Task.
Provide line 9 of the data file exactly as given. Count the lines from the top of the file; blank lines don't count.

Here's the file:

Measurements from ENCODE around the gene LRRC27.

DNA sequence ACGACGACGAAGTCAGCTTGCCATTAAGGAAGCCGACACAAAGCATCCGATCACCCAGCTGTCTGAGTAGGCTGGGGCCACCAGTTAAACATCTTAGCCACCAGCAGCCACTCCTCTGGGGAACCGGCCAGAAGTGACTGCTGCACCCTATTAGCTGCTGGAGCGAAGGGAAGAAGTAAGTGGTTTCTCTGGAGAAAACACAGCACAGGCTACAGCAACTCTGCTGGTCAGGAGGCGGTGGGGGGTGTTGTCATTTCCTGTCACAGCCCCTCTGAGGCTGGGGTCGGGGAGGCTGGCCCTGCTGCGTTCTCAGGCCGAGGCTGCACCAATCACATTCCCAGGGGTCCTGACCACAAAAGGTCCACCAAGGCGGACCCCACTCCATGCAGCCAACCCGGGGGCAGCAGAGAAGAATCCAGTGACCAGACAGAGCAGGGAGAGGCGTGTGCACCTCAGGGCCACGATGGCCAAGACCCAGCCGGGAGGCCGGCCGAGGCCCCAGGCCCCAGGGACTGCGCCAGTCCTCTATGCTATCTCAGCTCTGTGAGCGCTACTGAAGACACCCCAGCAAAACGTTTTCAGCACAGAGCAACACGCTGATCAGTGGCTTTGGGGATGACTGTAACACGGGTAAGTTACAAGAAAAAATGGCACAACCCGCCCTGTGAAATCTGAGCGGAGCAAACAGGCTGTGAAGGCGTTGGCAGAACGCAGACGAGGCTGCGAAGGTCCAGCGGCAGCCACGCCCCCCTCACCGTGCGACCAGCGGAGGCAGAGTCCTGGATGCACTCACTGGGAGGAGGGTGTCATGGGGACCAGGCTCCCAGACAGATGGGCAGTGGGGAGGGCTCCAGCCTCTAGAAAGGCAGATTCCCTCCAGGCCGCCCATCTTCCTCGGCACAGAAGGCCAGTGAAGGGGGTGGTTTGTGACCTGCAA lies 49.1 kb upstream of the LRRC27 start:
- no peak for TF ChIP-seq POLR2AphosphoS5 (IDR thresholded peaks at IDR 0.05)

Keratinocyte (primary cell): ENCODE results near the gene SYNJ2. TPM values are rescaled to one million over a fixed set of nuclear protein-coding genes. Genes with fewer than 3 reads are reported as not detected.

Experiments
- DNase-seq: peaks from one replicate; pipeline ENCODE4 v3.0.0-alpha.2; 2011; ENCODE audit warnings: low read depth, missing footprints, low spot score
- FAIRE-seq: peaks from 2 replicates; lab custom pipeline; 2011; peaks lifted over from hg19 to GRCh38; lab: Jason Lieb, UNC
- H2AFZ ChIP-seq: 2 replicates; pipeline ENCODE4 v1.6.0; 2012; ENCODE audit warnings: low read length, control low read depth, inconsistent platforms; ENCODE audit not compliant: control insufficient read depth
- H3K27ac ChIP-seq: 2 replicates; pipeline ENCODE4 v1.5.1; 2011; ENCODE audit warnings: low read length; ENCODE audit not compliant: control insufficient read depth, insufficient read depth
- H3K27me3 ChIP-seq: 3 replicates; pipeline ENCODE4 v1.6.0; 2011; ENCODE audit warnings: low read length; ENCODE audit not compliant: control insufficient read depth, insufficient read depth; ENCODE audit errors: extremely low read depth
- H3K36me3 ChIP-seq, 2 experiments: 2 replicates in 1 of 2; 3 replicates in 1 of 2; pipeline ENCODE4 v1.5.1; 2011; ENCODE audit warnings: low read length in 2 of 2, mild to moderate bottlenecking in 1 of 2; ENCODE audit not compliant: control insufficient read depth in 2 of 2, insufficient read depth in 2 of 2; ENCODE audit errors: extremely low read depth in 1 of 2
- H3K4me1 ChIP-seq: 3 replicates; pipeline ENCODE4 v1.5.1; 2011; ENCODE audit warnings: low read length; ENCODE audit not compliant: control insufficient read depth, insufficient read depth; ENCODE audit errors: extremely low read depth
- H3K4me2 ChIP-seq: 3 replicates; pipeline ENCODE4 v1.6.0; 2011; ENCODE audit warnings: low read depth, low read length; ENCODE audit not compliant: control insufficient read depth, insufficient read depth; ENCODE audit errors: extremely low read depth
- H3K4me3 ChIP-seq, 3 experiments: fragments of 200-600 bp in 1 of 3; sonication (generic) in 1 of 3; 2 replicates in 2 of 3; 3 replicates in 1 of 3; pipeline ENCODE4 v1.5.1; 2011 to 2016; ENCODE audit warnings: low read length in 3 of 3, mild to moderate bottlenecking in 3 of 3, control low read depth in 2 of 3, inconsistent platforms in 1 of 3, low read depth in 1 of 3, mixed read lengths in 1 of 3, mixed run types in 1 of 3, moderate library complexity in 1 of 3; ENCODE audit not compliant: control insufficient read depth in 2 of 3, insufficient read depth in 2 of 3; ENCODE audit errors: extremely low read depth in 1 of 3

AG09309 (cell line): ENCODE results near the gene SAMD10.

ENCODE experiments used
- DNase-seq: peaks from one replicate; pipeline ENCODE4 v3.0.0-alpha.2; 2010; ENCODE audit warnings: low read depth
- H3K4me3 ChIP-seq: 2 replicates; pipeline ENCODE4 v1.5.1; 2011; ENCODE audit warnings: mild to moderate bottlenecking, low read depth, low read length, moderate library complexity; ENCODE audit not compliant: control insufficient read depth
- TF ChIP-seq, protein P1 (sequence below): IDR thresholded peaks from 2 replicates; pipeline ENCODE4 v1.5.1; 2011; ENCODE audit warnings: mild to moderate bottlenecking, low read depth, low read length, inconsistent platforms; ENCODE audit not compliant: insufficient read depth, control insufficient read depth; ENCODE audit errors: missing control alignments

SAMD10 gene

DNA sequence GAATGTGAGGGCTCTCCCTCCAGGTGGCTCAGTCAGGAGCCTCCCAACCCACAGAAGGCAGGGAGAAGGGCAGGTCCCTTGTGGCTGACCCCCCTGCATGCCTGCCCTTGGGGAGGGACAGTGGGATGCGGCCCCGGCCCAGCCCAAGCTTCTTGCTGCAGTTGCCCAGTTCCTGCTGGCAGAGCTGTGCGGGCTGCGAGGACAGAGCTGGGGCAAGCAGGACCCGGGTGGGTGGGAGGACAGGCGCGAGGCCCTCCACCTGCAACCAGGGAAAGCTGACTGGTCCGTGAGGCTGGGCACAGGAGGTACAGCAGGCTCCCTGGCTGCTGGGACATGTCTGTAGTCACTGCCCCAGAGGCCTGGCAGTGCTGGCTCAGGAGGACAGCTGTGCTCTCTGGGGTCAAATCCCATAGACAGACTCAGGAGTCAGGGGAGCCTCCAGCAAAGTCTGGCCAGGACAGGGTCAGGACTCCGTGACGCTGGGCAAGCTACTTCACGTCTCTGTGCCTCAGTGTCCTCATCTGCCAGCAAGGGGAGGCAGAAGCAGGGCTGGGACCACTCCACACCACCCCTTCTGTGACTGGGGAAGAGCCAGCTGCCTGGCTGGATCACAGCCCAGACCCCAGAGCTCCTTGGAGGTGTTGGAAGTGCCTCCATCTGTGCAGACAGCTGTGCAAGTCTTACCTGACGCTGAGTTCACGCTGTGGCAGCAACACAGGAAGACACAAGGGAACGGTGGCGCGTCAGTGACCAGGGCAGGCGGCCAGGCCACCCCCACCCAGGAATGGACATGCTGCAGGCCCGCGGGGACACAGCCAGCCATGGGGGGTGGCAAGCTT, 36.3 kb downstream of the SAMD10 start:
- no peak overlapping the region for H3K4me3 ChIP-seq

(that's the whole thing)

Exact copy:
- H3K27ac ChIP-seq: 2 replicates; pipeline ENCODE4 v1.5.1; 2011; ENCODE audit warnings: low read length; ENCODE audit not compliant: control insufficient read depth, insufficient read depth